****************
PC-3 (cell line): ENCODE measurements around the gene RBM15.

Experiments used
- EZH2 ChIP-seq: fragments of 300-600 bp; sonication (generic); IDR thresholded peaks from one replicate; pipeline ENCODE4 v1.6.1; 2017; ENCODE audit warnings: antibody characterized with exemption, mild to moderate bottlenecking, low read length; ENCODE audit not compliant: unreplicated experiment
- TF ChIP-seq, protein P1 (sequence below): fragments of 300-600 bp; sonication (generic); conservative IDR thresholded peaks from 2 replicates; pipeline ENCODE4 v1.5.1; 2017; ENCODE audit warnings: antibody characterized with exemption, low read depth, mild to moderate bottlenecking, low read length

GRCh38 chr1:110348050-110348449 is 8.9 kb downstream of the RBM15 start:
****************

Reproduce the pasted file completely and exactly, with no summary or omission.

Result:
PC-3 (cell line): ENCODE measurements around the gene RBM15.

Experiments used
- EZH2 ChIP-seq: fragments of 300-600 bp; sonication (generic); IDR thresholded peaks from one replicate; pipeline ENCODE4 v1.6.1; 2017; ENCODE audit warnings: antibody characterized with exemption, mild to moderate bottlenecking, low read length; ENCODE audit not compliant: unreplicated experiment
- TF ChIP-seq, protein P1 (sequence below): fragments of 300-600 bp; sonication (generic); conservative IDR thresholded peaks from 2 replicates; pipeline ENCODE4 v1.5.1; 2017; ENCODE audit warnings: antibody characterized with exemption, low read depth, mild to moderate bottlenecking, low read length

GRCh38 chr1:110348050-110348449 is 8.9 kb downstream of the RBM15 start: